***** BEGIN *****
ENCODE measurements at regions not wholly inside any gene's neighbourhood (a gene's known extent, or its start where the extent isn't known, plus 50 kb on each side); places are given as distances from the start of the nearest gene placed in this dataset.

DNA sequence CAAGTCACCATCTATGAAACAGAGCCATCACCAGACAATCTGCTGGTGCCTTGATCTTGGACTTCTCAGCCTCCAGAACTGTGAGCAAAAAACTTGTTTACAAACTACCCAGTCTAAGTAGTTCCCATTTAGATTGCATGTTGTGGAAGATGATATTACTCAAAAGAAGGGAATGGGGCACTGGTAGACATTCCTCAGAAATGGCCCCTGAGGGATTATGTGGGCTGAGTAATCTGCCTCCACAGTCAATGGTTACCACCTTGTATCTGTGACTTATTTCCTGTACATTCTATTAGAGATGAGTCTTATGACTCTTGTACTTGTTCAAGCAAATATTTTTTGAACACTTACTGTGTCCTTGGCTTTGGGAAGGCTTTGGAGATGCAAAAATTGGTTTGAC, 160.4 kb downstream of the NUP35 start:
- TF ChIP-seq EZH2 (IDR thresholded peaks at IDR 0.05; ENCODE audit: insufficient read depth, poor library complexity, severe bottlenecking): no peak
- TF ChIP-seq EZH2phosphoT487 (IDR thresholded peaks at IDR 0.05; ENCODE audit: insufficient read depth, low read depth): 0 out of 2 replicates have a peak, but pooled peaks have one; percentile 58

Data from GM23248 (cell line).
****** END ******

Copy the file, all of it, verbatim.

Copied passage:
ENCODE measurements at regions not wholly inside any gene's neighbourhood (a gene's known extent, or its start where the extent isn't known, plus 50 kb on each side); places are given as distances from the start of the nearest gene placed in this dataset.

DNA sequence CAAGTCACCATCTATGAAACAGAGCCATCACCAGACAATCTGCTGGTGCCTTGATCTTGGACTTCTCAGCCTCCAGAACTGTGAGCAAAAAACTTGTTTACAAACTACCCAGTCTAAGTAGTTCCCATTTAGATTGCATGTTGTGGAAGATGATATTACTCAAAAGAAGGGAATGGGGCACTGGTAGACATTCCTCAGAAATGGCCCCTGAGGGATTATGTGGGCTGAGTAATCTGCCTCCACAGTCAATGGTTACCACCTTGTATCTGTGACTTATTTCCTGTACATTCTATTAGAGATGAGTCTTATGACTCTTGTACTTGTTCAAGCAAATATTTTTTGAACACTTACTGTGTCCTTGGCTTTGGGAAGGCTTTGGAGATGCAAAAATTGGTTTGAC, 160.4 kb downstream of the NUP35 start:
- TF ChIP-seq EZH2 (IDR thresholded peaks at IDR 0.05; ENCODE audit: insufficient read depth, poor library complexity, severe bottlenecking): no peak
- TF ChIP-seq EZH2phosphoT487 (IDR thresholded peaks at IDR 0.05; ENCODE audit: insufficient read depth, low read depth): 0 out of 2 replicates have a peak, but pooled peaks have one; percentile 58

Data from GM23248 (cell line).